Technology

Windows Store takes Steam and cuts commission to 12%

The bomb exploded. Microsoft is determined to take an aggressive stance in the consumer arena, and the gaming industry is one of its priorities. Just yesterday they delivered record financial results with 232% growth on Xbox and they don’t seem to be content with that: Steam is the next rival to beat.

As Tom Warren reports for The Verge, Microsoft is reducing the commission it charges companies for publishing their games to the Microsoft Store from 30% to 12%. This news, along with the new and lax policies that will come to the new Microsoft Store under development, leads us to the conclusion that those of Redmond intend to make the new app store the hub of all software. available in the Windows environment.

Steam only keeps its 30% commissions

This aggressive new policy will take effect on August 1 of this year and challenge other platforms such as Steam face-to-face. “The developers are excited to deliver quality games to our players and we want to empower them to be successful on our platforms,” said Matt Booty, Head of Xbox Game Studios. “Clear, unrelated revenue sharing will bring more games to more players and help developers succeed.”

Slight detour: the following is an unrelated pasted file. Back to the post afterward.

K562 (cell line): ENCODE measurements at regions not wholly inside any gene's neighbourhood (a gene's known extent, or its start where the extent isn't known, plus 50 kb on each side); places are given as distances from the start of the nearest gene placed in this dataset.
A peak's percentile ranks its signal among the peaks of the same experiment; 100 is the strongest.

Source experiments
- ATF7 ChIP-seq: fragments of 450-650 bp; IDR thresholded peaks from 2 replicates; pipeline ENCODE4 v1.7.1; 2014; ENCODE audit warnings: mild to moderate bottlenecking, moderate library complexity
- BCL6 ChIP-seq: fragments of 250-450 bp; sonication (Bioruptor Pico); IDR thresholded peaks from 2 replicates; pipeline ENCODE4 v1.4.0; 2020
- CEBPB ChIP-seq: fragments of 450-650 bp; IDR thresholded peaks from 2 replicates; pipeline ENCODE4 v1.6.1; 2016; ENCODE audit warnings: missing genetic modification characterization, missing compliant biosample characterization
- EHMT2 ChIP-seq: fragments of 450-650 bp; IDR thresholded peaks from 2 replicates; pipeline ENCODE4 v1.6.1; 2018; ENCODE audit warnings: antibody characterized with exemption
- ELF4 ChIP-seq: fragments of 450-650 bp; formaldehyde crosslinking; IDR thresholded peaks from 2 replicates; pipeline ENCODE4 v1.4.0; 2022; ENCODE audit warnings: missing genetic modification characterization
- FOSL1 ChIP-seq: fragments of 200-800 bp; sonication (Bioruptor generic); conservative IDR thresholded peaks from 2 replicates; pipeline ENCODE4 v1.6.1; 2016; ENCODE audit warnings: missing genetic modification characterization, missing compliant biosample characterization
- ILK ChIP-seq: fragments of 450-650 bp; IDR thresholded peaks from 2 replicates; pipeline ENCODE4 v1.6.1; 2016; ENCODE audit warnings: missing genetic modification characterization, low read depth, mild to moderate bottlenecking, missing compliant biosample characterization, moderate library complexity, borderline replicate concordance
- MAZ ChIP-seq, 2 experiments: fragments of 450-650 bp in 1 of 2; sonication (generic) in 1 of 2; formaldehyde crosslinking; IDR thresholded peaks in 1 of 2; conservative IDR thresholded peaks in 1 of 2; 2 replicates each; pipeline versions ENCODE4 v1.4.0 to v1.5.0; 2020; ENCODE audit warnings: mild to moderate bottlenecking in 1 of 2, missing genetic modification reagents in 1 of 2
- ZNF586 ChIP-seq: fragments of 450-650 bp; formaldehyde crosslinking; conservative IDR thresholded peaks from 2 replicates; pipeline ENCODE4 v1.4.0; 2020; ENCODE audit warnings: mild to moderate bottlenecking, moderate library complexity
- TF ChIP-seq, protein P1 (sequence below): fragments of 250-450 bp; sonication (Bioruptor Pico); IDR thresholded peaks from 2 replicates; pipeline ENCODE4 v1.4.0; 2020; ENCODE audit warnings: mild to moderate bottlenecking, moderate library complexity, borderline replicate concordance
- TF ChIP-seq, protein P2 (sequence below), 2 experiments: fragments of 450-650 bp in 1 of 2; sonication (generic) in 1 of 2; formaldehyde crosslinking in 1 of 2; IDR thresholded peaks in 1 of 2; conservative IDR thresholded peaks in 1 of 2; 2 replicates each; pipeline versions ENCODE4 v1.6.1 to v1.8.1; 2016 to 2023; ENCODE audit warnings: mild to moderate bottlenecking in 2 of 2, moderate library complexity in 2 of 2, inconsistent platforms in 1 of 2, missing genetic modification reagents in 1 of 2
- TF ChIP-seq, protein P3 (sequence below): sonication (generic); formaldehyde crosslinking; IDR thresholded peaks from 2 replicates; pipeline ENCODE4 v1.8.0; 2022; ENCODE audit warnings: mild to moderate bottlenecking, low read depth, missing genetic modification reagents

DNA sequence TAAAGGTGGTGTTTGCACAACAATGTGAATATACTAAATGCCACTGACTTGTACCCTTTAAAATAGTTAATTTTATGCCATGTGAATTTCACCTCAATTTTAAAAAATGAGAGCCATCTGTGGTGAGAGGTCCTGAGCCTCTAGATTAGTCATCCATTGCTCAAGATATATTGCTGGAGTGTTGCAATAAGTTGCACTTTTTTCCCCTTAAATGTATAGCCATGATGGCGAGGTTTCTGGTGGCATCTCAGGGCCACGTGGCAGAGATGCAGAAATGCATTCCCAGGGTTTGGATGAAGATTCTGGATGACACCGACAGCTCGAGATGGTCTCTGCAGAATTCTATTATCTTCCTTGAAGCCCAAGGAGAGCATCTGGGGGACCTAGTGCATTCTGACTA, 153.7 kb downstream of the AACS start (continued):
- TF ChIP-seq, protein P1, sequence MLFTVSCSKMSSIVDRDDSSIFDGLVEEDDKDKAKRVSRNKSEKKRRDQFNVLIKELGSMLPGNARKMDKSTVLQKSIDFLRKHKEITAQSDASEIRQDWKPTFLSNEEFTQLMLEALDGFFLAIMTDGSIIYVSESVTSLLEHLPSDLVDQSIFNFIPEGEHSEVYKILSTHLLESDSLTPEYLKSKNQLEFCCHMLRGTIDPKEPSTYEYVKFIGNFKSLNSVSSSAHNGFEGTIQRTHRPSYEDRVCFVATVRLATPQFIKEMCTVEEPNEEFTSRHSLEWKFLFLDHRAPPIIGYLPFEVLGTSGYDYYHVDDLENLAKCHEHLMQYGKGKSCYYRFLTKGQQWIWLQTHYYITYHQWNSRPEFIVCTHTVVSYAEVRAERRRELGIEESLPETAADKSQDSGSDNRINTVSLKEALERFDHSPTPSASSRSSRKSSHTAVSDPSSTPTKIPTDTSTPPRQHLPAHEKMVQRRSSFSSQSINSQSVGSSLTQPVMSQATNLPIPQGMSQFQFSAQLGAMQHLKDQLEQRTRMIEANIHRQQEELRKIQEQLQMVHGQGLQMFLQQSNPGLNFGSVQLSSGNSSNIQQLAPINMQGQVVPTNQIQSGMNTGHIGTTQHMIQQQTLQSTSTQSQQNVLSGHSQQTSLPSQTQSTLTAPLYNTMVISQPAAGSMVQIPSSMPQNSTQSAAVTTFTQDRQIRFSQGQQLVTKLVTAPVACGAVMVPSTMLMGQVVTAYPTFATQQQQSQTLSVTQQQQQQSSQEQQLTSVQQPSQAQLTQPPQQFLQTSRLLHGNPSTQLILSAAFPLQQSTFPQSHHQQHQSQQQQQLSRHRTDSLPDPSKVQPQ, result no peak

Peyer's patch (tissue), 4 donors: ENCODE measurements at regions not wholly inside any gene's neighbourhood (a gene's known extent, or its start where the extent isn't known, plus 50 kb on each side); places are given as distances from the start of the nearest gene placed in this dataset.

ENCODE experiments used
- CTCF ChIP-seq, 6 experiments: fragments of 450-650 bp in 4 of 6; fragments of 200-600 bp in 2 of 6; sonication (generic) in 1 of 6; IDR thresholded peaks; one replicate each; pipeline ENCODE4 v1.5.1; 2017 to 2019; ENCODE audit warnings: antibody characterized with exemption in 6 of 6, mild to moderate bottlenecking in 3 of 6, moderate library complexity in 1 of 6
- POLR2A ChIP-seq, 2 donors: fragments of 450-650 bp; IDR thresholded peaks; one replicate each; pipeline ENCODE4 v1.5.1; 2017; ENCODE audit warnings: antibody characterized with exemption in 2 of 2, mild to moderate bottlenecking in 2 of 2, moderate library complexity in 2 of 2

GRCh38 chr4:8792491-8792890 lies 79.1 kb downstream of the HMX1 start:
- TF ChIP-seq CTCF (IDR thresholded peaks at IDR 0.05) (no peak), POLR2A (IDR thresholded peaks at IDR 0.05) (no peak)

These changes will only affect games released in the Microsoft Store for Windows 10. The 30% percentage will remain compared to Xbox, as it is a much more closed and corporate-controlled environment.

This move puts all the emphasis on Steam, as it would remain the only department store to maintain a 30% commission. Epic Games and Microsoft are both said to be at 12% in August.

The new Windows will bet even more on video games

Microsoft’s strategy has completely changed and it seems that at last it will listen to the demands of the developers. The current Microsoft Store has been a failure for decisions like forcing developers to build UWP apps and delivering poor performance. All of this will end with the new Microsoft Store that is in development and will arrive with Sun Valley: more modern, faster, more beautiful and with much less limitations for developers.

“We know we still have a lot to improve on, but thanks to feedback from gamers and developers on PC, I think we’re headed in the right direction,” Booty says. Additionally, it calls us into the second half of 2021 to envision when “our work around the PC ecosystem will emerge in such a way that it will push the industry further and help deliver more games to more gamers in the world. world”.

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